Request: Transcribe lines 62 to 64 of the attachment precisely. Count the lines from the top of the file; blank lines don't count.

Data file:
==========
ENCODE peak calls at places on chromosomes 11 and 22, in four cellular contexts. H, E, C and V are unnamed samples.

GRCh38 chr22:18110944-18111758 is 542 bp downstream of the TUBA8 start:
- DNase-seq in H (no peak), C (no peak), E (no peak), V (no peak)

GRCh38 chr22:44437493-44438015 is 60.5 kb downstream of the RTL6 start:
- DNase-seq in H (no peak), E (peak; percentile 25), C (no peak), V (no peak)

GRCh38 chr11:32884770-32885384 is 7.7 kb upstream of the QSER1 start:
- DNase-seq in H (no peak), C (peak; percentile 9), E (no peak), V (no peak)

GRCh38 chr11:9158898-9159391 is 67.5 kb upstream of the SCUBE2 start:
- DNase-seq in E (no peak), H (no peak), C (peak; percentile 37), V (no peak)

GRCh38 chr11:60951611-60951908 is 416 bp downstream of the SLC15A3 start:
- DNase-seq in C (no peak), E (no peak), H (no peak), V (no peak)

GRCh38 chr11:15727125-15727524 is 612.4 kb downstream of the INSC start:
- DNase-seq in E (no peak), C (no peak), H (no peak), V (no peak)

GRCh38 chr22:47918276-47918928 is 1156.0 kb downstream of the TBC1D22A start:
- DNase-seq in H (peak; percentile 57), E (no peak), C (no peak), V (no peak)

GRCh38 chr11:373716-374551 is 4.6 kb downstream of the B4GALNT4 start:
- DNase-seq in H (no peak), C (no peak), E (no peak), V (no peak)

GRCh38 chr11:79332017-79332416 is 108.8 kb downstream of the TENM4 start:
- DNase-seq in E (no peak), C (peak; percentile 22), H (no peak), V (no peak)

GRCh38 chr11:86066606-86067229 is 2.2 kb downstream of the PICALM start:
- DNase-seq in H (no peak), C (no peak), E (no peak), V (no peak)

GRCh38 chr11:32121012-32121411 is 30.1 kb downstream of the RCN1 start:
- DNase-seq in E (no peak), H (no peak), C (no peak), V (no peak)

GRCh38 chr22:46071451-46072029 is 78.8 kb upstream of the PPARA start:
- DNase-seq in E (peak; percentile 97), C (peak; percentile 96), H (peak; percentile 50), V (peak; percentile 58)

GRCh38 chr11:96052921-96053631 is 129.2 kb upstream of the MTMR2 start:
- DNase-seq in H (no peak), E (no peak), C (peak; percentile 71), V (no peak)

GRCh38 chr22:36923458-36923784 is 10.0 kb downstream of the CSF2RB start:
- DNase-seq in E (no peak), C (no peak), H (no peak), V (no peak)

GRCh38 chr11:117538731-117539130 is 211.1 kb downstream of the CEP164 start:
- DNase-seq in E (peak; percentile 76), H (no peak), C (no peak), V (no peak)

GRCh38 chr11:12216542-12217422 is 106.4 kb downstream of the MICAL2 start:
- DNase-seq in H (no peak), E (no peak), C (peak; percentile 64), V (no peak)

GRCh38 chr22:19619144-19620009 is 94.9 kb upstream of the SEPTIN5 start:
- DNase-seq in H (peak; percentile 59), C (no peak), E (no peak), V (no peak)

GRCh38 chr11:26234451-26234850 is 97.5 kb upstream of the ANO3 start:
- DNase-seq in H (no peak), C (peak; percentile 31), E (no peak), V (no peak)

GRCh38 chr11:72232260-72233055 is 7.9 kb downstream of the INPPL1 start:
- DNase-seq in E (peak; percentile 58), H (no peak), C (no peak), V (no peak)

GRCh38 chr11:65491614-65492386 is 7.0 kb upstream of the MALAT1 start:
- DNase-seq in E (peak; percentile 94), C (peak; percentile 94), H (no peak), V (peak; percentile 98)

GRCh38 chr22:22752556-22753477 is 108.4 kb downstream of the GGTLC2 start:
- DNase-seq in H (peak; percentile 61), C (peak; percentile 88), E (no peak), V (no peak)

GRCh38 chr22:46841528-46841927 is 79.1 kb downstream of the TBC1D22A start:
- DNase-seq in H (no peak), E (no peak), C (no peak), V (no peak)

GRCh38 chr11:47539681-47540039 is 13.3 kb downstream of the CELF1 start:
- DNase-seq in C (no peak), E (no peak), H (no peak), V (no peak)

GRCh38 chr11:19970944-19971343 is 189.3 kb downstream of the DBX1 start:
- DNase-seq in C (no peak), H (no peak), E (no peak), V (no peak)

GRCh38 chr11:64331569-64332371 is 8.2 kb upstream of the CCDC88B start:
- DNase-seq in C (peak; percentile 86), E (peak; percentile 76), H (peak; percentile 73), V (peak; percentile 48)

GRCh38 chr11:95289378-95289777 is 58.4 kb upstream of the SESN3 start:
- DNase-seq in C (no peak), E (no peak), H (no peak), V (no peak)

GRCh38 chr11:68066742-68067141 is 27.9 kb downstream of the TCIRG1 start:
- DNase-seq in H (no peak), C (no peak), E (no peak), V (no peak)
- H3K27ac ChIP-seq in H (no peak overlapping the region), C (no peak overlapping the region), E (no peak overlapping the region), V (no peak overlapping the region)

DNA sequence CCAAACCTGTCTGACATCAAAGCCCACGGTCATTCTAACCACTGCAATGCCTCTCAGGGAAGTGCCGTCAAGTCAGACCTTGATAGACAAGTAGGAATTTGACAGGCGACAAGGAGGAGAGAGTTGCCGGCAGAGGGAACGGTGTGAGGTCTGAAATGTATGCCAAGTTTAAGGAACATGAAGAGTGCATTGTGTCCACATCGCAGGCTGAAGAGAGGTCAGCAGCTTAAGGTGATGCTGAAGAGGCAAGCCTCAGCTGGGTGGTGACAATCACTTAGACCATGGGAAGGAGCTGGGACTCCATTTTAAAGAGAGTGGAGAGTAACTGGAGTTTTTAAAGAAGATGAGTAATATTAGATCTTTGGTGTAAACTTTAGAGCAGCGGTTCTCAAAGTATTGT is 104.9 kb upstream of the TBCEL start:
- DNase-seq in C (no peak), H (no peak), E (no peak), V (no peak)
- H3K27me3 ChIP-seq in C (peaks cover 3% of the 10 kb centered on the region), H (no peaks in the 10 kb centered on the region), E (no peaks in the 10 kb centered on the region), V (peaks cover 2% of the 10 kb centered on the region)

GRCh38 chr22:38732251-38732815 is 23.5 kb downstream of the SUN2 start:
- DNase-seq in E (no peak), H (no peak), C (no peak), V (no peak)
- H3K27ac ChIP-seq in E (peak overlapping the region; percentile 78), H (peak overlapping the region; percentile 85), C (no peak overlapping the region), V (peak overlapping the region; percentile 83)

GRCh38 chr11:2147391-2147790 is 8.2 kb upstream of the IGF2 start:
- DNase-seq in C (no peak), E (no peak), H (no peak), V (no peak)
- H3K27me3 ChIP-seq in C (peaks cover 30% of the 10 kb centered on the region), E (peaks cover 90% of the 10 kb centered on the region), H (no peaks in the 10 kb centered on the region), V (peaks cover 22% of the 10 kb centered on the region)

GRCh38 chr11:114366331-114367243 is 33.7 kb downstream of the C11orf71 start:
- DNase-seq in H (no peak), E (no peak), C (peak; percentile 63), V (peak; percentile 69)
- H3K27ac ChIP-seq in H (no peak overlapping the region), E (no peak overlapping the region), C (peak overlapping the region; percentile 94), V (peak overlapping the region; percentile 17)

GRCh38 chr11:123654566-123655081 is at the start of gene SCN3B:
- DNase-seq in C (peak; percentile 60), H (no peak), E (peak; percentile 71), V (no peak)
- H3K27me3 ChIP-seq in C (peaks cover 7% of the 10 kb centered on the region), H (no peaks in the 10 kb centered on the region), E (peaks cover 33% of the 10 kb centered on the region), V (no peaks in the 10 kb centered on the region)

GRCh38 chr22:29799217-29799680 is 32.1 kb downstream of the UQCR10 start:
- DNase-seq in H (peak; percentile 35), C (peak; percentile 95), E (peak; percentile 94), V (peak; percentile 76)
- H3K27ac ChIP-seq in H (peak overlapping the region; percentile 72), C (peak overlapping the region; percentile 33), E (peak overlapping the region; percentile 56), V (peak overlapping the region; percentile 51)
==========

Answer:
- H3K27ac ChIP-seq in E (peak overlapping the region; percentile 78), H (peak overlapping the region; percentile 85), C (no peak overlapping the region), V (peak overlapping the region; percentile 83)

GRCh38 chr11:2147391-2147790 is 8.2 kb upstream of the IGF2 start:
- DNase-seq in C (no peak), E (no peak), H (no peak), V (no peak)